Showing posts from June, 2020

Wakey Wakey - Network Alarm Clock

I repurpose old Android mobile phones (from the KitKat/Lollipop era) to use as alarm clocks in my 3 young kids' rooms. After a while, it gets pretty tiresome syncing up the alarm clocks (eg. when the next day is a public holiday and you want to disable the alarm just for that day so that everyone can get a bit more sleep). I thought it would be pretty cool if I could update all the alarm clocks remotely from a webapp. I couldn't find any alarm clock app that can be remotely controlled on the app store, so I decided to implement my own. For the webapp, I repurposed another project of mine called Shopping Buddy . This turned out to be relatively easy, because it basically involved stripping away features like bookmarks and history, and trying not to break things along the way. It was done pretty quickly, and I called it Wakey Wakey .  The production site can be found at: The Github repository can be found at: Sc

Hacking a USB-C to slim tip adapter cable to charge the Thinkpad T450s

This hack is inspired by this post . A year ago, I bought an adapter cable for my wife's Thinkpad X1 Carbon (2nd Gen) that allows her to power her laptop with a 60W-capable portable battery (20V x 3A). A USB-C cable goes from the battery into the adapter, which converts it to the slim tip output required by the laptop. Everything works out of the box, so I didn't give much thought about it. Recently, I decided to buy a similar cable for my Thinkpad T450s. I know technically it should work because the T450s can go as low as 45W (20V x 2.25A) in terms of charging (though I have the 65W charger - 20V x 3.25A).  I went with another adapter cable because it was cheaper and also I prefer the single cable design. So imagine my surprise when the cable came and I plugged it into my laptop and it didn't work! The power manager just cycle in and out of charging mode before giving up with an error message saying there is not enough power. After much research and reading the Thinkwiki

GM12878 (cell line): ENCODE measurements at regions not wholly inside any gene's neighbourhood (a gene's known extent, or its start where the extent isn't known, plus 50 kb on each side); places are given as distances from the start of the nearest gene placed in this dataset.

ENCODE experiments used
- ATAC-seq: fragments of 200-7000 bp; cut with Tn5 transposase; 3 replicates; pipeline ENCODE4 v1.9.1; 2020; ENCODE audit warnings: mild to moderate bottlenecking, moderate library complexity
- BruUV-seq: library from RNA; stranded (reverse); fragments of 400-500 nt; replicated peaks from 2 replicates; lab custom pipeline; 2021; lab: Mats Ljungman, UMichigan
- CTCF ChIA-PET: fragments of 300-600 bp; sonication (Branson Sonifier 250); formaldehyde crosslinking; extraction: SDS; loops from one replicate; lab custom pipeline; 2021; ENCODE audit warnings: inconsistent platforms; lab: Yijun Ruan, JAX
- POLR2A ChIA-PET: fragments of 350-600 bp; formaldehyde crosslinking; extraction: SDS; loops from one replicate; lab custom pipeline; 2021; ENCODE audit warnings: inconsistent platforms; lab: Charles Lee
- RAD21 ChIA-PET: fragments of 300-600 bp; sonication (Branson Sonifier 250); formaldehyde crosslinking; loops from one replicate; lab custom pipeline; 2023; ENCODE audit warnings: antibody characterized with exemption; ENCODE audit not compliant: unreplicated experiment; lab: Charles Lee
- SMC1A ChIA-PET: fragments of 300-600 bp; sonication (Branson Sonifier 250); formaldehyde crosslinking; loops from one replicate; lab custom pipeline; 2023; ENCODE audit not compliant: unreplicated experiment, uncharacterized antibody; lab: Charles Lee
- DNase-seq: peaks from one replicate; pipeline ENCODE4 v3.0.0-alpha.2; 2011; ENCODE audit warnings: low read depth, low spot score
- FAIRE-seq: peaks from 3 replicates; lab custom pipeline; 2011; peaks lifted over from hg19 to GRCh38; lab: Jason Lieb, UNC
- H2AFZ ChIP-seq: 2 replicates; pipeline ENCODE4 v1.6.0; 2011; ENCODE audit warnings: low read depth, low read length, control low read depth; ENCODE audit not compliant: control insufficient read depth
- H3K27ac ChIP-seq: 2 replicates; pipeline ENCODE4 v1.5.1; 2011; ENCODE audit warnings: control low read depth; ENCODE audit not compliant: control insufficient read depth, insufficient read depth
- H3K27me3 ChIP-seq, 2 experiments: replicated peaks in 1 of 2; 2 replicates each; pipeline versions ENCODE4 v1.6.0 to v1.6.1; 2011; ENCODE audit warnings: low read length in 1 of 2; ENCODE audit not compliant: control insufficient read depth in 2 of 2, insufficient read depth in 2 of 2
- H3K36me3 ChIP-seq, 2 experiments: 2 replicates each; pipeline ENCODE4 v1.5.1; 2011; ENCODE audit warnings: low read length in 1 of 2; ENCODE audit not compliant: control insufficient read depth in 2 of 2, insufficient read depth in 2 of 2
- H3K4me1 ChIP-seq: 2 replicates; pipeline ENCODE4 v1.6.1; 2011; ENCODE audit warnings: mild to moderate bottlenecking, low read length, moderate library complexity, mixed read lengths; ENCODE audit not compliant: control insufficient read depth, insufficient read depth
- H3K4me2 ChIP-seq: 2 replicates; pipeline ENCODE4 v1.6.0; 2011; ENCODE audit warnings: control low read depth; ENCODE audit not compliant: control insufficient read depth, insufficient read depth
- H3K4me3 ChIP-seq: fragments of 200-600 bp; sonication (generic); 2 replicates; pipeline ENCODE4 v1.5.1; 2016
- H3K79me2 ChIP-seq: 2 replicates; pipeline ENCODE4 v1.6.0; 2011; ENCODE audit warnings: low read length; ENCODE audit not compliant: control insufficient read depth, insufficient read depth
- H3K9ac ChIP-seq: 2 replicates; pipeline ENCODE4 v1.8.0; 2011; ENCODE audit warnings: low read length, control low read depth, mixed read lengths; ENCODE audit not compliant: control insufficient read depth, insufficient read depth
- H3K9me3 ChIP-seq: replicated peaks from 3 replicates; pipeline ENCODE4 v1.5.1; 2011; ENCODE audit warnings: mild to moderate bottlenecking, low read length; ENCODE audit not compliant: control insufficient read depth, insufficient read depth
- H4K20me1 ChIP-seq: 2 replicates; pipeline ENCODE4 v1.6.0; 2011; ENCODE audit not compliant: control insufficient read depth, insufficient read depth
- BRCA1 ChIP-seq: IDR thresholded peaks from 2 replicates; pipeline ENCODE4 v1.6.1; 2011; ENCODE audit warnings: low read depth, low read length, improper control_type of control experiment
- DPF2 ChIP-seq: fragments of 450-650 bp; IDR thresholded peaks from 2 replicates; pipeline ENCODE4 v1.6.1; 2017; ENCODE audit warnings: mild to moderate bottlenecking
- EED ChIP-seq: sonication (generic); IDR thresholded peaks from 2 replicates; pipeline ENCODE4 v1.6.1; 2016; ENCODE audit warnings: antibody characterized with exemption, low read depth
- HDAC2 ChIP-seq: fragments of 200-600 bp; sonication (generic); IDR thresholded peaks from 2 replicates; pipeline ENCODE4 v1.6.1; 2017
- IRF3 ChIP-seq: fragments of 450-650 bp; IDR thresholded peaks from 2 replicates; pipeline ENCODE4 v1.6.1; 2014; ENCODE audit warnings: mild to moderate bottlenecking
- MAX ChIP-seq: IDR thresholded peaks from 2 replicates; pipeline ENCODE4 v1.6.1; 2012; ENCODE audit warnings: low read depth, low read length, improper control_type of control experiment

Important calibration when loading new 3D printer filament

Note to self: The most important calibration to do when loading new 3D printer filament (even if it's the same brand and type, because the formulation may have changed) is to calibrate the extruder steps/mm (also called E-steps/mm). Details of this calibration is given here . The (simplified) steps I take are: Power up the 3D printer and hook it up to the laptop via a USB cable. Install and run a program that is able to talk to the 3D printer via the virtual serial port (eg. Prointerface ). Mark 10cm of filament, starting from the hole where the filament enters the extruder stepper mechanism and work backwards. An extra piece of filament that is measured to exactly 10cm helps here. Use the following G-Code to find out your current E-step value. M503 The current E-step value is the last value ( 96.5 ) on this line: Steps per unit:     M92 X80.00 Y80.00 Z400.00 E96.5 Issue the following G-Code: // Set nozzle temp to 190c. Set to temperature you'd be printing the filament at. M104